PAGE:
• misuses a common set of biblical texts related to the Greek noun ἀπολογία (G627, apologia; defense) and the Greek verb ἀπολογέομαι (G626, apologeomai; to defend oneself);
  • misunderstands the legitimate use of apologetics and its venues.

To make the point: it would be a profound understatement to say that that which presents itself today as Evangelistic Apologetics is a mess and is in serious need of correction.

[The last such “correction” of similar scope was called the Great Reformation!]

So, here is my spoiler alert: in this multi-chapter group of articles on Evangelistic Apologetics, I take what I will show to be the biblical approach (first!) to evangelism. The following is a summary of the implicit context, assumptions and assertions of these articles:

  1. God has spoken through His word, the Bible; in it He meant what he wrote and wrote what He meant; that it is sufficient in all respects, solely authoritative, and complete; it is preeminent and practical, and is available and understandable when studied properly, faithfully, and obediently. Man does not and cannot weaken the Word of God by his disobedience and unbelief nor strengthen it by his obedience and faith; the Word of God is absolutely independent.

  2. The Word of God is the sole source for any and all information about the Triune God, the sole Creator of all things.

  3. The Word of God is beyond the possibility of any “proof” in the scientific, classical sense of the term. More to the point: the Word of God has no need of any proof—which the human mind is incapable either of producing or understanding anyway. The finite can never completely understand the infinite, much less “prove” it. [Remember the Bible’s use of the analogy of the potter and the clay: Isa 45; Isa 64; Jer 18. The Lord is the Creator; we are the creation.]

    And this leads to the last point:

  4. All technical disciplines (science, history, archeology, medicine, engineering, math, physics, etc.) will be found to be completely compatible with the Word of God when they are understood honestly, in context and in depth. At any given time, if there is something that appears to be a contradiction between the Word of God and what is commonly termed “science”, then it is that observation, measurement, record, interpretation, etc. of that particular “science fact” that will ultimately be shown to be in error, misinterpreted, misunderstood, etc. (A good example of this type of work in action is seen in the research and articles of The Institute for Creation Research, www.ICR.org.)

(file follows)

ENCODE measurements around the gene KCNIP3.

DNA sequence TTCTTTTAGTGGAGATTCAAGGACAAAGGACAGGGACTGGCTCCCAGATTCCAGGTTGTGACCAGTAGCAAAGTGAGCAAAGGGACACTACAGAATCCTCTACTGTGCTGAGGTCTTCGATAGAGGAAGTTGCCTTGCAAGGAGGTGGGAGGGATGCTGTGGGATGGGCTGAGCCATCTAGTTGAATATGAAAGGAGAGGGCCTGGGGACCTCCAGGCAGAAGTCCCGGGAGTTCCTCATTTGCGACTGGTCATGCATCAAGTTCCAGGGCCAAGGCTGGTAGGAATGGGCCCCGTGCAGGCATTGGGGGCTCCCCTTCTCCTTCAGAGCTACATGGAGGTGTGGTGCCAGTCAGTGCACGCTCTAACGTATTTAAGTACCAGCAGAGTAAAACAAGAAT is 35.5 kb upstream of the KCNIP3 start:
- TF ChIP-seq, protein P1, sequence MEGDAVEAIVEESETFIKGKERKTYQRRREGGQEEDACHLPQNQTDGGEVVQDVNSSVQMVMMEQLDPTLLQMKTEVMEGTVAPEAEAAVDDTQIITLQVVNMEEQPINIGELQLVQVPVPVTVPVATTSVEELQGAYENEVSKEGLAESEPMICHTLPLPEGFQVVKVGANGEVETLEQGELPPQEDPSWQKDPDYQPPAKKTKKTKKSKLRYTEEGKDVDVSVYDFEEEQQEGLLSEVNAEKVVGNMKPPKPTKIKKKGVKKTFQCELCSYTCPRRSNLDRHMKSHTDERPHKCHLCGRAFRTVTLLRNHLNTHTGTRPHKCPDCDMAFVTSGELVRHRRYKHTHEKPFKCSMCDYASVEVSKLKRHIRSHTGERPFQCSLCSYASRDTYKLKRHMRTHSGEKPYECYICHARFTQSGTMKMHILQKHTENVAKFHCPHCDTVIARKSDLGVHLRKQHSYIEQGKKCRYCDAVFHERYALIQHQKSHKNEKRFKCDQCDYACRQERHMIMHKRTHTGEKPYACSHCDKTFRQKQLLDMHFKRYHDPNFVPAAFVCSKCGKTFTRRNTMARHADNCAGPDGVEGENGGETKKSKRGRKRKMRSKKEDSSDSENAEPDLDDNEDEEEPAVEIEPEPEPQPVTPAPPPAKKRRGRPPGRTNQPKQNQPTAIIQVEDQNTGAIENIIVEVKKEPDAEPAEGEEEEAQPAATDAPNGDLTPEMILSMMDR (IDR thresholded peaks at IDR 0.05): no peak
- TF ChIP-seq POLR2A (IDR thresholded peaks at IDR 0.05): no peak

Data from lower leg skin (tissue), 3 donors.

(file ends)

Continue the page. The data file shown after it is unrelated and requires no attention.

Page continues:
I understand and concede that these statements could be vastly extended, but I believe they are adequate to make my point. I accept implicitly and absolutely the authority and sufficiency of the Scripture for all things related to a life of obedience to and faith in our Creator.

Unless you are part of a fringe element that claims that both we and/or the cosmos are not "real" (if so, these articles are definitely not for you!), we (people) recognize that both we and the cosmos exist, and as a result that “in-your-face” fact must be explained! The Bible teaches that we are made in the image of God as sentient, rational beings and are therefore able to observe, question, reason, theorize, etc. regarding the nature both of that which “is us” along with that which “is not us”.

It is also just as important to recognize that “science” has never proven that something/anything comes from nothing; moreover, it has never found, demonstrated or produced a “spontaneous anything”. All actions and objects have causes, and this leads us inexorably, inarguably and ultimately to the First Cause, the Creator. Therefore, science—relegated always to the position of observer of that which has been created—must always be subservient to the Creator.

So, this is my starting point for the series to follow.